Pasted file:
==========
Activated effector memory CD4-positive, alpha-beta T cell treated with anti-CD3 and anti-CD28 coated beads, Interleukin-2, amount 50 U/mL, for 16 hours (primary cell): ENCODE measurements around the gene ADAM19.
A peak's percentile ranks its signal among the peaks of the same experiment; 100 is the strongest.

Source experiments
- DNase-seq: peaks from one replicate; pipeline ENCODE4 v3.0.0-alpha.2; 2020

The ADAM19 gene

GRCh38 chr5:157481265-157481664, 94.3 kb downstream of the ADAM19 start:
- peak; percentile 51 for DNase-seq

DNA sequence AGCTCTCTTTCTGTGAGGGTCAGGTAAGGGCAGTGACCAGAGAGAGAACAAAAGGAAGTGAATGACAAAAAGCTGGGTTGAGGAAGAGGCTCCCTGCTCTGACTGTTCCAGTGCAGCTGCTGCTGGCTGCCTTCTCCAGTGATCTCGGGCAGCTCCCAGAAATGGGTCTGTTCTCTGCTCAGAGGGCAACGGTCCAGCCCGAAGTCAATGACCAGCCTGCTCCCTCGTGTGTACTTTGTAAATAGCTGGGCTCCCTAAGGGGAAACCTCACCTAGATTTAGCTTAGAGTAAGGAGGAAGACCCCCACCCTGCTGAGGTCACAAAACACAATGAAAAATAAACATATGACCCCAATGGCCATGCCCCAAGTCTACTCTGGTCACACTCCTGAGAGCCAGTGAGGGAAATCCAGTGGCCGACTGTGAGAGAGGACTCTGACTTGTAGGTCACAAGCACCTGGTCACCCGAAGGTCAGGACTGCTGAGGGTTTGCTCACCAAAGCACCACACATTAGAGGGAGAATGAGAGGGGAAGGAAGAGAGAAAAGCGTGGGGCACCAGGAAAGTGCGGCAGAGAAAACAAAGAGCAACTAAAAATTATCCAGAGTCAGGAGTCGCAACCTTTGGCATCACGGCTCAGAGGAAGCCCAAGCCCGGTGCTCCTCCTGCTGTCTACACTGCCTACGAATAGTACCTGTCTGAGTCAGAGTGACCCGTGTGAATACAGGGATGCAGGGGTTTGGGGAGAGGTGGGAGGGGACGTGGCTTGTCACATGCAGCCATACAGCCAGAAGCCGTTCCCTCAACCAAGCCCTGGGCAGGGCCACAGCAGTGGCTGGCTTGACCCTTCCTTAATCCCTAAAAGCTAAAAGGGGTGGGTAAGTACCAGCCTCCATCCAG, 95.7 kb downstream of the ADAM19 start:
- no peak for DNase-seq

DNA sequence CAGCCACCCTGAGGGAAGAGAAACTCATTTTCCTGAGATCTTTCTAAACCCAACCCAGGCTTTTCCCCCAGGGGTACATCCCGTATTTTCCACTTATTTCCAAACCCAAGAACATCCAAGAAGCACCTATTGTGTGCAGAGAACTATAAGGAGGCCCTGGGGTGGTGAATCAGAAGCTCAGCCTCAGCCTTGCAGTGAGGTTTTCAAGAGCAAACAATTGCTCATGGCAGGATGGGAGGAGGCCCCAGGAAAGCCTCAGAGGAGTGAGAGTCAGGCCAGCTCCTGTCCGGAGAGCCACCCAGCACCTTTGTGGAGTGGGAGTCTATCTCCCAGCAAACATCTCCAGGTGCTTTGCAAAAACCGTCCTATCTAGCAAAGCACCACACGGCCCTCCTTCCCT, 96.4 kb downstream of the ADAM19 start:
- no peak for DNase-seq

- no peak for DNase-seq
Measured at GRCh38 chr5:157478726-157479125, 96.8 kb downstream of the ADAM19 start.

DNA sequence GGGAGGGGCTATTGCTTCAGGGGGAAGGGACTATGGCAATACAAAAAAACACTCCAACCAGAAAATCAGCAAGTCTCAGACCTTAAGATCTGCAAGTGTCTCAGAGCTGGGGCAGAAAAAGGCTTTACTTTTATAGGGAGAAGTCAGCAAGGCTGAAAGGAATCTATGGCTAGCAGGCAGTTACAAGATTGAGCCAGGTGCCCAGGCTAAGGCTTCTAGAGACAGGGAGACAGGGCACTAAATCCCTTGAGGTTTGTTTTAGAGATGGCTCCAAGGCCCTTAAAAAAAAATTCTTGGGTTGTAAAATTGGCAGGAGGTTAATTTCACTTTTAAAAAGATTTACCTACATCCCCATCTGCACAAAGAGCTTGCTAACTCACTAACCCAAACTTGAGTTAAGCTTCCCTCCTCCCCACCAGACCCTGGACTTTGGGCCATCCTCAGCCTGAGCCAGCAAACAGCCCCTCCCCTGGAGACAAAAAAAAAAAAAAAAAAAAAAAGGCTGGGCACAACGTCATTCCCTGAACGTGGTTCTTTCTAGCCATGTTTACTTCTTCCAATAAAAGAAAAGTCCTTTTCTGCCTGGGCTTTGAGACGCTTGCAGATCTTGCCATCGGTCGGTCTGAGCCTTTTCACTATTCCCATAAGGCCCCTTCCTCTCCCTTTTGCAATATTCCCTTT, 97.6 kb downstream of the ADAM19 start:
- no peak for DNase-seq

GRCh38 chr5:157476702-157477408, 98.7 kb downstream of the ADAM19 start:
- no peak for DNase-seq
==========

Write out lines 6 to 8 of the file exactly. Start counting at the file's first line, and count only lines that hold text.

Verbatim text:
GRCh38 chr5:157481265-157481664, 94.3 kb downstream of the ADAM19 start:
- peak; percentile 51 for DNase-seq

DNA sequence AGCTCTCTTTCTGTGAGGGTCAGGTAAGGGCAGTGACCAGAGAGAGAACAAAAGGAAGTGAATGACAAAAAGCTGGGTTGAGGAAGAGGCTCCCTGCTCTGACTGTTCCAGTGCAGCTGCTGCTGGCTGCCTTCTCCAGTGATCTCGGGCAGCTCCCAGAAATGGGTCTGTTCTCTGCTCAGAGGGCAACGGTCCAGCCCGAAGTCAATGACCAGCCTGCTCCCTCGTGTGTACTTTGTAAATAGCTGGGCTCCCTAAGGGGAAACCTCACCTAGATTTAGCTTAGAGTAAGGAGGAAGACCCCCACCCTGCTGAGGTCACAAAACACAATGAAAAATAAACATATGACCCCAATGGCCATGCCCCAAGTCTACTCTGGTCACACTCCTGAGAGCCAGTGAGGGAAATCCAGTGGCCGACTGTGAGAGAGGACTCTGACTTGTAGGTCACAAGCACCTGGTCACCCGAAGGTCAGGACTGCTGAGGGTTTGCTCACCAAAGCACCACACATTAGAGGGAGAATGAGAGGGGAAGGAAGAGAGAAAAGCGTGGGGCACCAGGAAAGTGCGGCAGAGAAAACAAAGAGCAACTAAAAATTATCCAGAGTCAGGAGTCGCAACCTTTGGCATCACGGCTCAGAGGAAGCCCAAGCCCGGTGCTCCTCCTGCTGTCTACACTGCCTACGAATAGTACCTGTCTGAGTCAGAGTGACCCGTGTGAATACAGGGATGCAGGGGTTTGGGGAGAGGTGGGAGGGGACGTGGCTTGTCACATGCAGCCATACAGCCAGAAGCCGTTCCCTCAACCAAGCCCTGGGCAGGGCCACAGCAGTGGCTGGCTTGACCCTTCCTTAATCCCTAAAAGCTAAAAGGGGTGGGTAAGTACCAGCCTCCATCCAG, 95.7 kb downstream of the ADAM19 start: